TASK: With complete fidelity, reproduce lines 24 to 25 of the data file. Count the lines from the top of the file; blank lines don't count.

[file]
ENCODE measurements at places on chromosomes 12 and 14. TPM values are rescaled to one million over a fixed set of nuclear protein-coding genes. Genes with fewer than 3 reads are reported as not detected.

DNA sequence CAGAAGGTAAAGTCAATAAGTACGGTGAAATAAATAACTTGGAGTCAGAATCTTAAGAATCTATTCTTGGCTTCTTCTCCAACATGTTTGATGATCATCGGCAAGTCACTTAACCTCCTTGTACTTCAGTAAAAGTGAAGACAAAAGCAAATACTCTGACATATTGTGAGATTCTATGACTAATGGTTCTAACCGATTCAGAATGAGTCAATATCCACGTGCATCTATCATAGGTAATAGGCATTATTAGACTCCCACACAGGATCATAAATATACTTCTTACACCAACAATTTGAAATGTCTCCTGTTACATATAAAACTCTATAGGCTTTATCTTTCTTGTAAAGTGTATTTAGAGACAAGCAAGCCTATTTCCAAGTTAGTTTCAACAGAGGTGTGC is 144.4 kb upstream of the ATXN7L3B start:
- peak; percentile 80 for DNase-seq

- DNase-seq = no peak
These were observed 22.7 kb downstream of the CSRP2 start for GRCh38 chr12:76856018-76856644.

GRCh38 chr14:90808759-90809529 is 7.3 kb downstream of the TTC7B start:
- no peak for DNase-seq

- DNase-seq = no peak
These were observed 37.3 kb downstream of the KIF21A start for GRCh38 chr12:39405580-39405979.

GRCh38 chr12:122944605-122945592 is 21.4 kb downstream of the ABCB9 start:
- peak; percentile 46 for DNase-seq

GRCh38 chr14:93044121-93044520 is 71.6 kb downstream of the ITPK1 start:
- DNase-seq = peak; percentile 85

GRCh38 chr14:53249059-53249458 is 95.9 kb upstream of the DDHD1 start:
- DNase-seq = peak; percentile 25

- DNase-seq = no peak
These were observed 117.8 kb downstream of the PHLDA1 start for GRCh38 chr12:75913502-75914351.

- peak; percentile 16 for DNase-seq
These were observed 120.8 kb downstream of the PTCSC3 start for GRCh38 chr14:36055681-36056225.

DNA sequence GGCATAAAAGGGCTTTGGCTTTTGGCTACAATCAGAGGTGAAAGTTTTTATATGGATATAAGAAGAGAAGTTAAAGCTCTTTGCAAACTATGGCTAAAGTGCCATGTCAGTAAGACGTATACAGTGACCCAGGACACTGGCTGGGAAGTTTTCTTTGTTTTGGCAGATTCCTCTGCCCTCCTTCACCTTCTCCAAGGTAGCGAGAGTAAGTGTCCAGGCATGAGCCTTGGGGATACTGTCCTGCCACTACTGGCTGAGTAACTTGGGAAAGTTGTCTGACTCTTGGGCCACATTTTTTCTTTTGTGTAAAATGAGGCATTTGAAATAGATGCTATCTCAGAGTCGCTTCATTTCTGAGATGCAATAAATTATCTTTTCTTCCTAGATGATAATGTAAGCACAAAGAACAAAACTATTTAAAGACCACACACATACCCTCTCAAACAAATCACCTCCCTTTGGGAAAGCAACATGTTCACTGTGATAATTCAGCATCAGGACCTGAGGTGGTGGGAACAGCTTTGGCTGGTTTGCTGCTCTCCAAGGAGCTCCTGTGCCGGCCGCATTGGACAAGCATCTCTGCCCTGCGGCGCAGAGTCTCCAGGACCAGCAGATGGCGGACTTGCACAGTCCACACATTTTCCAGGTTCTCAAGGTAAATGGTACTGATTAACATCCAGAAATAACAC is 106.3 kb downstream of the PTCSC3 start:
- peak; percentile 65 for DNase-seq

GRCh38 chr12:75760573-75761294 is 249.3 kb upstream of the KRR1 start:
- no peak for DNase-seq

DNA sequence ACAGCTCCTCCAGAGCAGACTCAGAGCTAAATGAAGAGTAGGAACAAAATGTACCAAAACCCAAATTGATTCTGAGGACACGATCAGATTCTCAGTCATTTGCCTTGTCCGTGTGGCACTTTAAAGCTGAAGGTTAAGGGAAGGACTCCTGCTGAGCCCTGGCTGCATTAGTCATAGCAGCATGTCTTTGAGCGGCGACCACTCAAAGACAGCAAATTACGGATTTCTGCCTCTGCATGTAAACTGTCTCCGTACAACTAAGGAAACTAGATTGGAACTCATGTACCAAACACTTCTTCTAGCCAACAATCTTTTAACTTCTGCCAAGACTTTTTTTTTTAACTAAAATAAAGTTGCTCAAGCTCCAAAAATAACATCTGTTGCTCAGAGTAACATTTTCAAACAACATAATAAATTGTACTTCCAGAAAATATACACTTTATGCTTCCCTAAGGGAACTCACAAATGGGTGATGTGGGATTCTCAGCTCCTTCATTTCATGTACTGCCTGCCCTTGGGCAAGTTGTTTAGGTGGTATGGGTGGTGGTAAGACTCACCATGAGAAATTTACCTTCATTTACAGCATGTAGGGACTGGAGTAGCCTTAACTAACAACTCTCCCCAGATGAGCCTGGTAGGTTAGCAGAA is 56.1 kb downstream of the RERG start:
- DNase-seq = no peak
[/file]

DNA sequence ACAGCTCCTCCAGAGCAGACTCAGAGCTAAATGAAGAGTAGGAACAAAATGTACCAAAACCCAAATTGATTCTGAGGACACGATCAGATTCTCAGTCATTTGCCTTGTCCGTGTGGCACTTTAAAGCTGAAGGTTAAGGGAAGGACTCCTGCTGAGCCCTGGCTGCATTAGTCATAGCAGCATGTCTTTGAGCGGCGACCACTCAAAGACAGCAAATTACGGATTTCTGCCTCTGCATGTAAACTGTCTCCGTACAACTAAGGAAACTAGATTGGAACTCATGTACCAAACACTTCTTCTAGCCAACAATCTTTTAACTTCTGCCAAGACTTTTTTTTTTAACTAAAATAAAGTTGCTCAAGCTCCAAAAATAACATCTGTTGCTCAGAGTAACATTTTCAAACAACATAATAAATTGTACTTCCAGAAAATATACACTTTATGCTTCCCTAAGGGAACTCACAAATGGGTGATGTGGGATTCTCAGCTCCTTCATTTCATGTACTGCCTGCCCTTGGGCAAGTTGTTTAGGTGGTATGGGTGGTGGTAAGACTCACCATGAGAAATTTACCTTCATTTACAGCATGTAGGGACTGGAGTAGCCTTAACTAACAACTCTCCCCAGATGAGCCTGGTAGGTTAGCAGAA is 56.1 kb downstream of the RERG start:
- DNase-seq = no peak